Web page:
Tag: deficit

OMB Director Mick Mulvaney Says CBO Was Right After All


This is definitely a man-bites-dog federal budget story.

Since becoming Donald Trump’s Office of Management and Budget director, Mick Mulvaney has viciously attacked the Congressional Budget Office as a highly partisan and substantively inept organization. He has repeatedly questioned its economic assumptions, its budget analysis and the politics of its analysts.

And that makes it more than a little newsworthy that OMB, the federal agency Mulvaney himself directs and in his mind is a paragon of bipartisanship and objectivity, released a report last Friday that not only shows that CBO’s numbers were substantively good, it also shows that the organization Mulvaney had attacked for being too partisan was more optimistic about where the federal deficit is headed the next few years than Donald Trump’s own budget director.

OMB Director Mick Mulvaney owes the Congressional Budget Office a huge apology.

CBO said in its Long-Term Budget Outlook report released last month that the 2018 deficit will be $793 billion; OMB said in its just-released Mid-Session Review of the president’s budget that it will be $890 billion. For 2019, CBO said the deficit will be $973 billion while OMB said it will be $1.085 trillion. For 2020, CBO said $1.003 trillion compared to OMB’s $1.076 trillion.

It’s important to note that OMB’s numbers are based on what we already know is a complete myth: that the spending cuts included in the Trump fiscal 2019 budget sent to Congress earlier this year will be enacted. For the second year in a row, the GOP Congress has shown no interest whatsoever in adopting the spending cuts the president proposed.

As a result, the disparity between CBO’s relatively optimistic deficit estimates and OMB’s comparatively pessimistic projections is most likely to get larger.

To be fair, CBO and OMB diverge in the opposite direction from 2022 through 2028. But, also to be fair, everyone’s budget forecast beyond three years is far more guesswork than substantive analysis given that its multiple congressional and presidential elections and countless natural and man-made disasters will occur, and long-term forecasts of how fast the economy will grow (or not) are often just wishful thinking or straight-line extrapolations.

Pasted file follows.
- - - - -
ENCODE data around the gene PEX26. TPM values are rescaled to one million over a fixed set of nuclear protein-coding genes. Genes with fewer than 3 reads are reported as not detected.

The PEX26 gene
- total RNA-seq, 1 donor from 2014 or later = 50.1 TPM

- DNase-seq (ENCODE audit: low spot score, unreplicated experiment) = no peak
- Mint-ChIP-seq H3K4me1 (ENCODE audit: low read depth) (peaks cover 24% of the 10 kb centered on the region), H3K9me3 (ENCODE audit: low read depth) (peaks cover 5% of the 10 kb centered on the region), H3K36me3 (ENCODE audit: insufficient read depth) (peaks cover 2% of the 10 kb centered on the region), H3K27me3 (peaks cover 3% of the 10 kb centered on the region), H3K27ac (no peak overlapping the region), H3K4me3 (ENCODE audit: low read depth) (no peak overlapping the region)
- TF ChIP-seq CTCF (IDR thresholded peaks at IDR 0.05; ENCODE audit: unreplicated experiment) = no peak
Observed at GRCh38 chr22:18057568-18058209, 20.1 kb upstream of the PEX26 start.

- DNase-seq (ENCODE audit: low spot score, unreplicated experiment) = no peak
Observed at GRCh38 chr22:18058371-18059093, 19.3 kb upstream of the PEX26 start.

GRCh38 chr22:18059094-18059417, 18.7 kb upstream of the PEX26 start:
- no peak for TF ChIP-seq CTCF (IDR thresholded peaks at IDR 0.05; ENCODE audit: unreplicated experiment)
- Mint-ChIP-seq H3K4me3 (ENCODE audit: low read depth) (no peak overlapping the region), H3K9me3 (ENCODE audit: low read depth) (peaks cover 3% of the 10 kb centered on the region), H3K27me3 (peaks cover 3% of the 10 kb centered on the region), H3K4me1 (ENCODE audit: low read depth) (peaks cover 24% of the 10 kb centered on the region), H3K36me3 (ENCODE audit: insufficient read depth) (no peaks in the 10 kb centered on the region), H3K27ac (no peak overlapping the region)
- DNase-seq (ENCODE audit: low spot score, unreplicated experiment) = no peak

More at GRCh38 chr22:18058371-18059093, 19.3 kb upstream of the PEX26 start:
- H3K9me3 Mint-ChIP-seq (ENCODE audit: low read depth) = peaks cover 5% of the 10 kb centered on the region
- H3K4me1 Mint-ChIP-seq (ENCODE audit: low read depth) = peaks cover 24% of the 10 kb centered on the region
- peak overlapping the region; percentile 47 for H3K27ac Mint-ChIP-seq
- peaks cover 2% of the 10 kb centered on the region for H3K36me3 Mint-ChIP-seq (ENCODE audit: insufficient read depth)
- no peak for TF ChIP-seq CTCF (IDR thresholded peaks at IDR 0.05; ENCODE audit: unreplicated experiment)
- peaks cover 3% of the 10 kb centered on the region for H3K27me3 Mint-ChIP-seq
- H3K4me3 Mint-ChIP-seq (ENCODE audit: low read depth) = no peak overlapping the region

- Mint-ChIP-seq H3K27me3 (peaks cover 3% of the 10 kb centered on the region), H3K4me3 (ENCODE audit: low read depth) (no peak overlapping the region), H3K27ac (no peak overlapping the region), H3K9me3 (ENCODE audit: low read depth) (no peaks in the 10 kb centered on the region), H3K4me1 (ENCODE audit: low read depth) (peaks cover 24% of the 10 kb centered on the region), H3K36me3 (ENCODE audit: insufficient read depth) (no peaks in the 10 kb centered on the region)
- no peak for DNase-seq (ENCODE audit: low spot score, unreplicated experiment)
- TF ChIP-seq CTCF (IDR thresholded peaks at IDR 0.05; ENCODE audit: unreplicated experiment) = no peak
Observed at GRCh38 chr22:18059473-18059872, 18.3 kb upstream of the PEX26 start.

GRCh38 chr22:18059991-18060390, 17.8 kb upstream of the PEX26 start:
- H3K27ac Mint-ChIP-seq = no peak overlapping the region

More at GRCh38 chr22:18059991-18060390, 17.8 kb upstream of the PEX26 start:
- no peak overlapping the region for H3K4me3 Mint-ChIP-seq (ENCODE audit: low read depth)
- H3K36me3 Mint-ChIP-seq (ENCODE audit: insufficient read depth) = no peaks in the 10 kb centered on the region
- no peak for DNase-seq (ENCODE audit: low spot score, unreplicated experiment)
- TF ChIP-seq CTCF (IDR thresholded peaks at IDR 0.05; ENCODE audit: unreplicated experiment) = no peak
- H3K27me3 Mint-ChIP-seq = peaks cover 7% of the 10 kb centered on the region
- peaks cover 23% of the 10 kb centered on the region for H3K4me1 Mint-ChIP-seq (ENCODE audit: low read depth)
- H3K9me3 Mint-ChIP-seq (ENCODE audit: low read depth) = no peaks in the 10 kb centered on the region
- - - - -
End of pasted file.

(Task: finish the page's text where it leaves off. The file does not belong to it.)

In the meantime, however, OMB Director Mick Mulvaney owes the Congressional Budget Office a huge apology.

There’s much more here:

House, Senate GOP Should Use This Year’s Appropriations To Stop Trump On Russia
Yes…Trump Will Shut Down The Government This Fall
Pruitt And Kennedy Leaving Increases The Chances Of Government Shutdown To Over 50%
The House and Senate Appropriations Committee Are A Total Disgrace
The Definitive Larry Kudlow Take Down
You’ve Been Warned: Trump’s Trillion Dollar Budget Deficits Are Here To Stay



The Definitive Larry Kudlow Take Down


As long as any of us has known there was someone named Larry Kudlow, we’ve repeatedly heard him say the same thing: tax cuts will increase economic growth and economic growth will reduce the federal budget deficit.

Whether he was Office of Management and Budget Director David Stockman’s chief economist at the start of the Reagan administration or a television/radio host at CNBC, Kudlow has always had the same unyielding, if theoretical, mantra.

So it was anything but a surprise when Kudlow last week again repeated the same thing when he was interviewed on Fox Business Network.

After all, this is the same Kudlow who has been publicly preaching for close to four decades that tax cuts are the magic elixir for whatever ails you.

And this was Fox Business.

And Kudlow is now a very high-level member of the Trump administration for which facts aren’t as important or required as blind belief.

But this latest recitation of the Kudlow tax cut mantra was different from all those that came before because it disagreed with what the rest of the Trump administration is saying. In making his statement, Kudlow effectively said that the work produced by current Office of Management and Budget Director Mick Mulvaney (a Trump favorite who is again being mentioned as a possible replacement for chief of staff John Kelly) was some combination of shoddy, incompetent, ideologically impure and totally wrong.

Take a look at Table 1.1 from the Historical Tables document that Mulvaney published as part of the Trump’s fiscal 2019 budget released earlier this year. It shows the deficit rising precipitously over the next few years — from $585 billion in 2016 to very close to $1 trillion in 2019 and 2020 — rather than, in Kudlow’s words, “coming down rapidly.” It’s only in 2021 that Mulvaney projected it would start to fall, and that’s based on spending cuts that the Republican Congress has already mostly rejected.

Mulvaney made these projections assuming substantial annual economic growth of about 3.0 percent.

In other words, Kudlow was off the Trump reservation saying that Mulvaney’s growth estimates, which were made after the tax bill was enacted, were way too low. Because of that, Mulvaney’s projected deficits were way too high.

This too is not a surprise position for Kudlow to take. He basically did the same thing during the Reagan administration when he was part of the economic team that produced the “Rosy Scenario” that allowed the White House to lie about the positive deficit impact of the that year’s tax cut so it could be enacted more easily.

Kudlow’s statement is even more absurd when compared to the latest Congressional Budget Office forecast (take a close look at Table B-1) that shows both much lower growth and, as a result, annual deficits of close to or way above $1 trillion every year from 2019 through 2028.

Of course, Kudlow would say that CBO’s economists aren’t true believers so its numbers can’t be trusted. Apparently, he thinks the same thing about the rest of the Trump administration as well.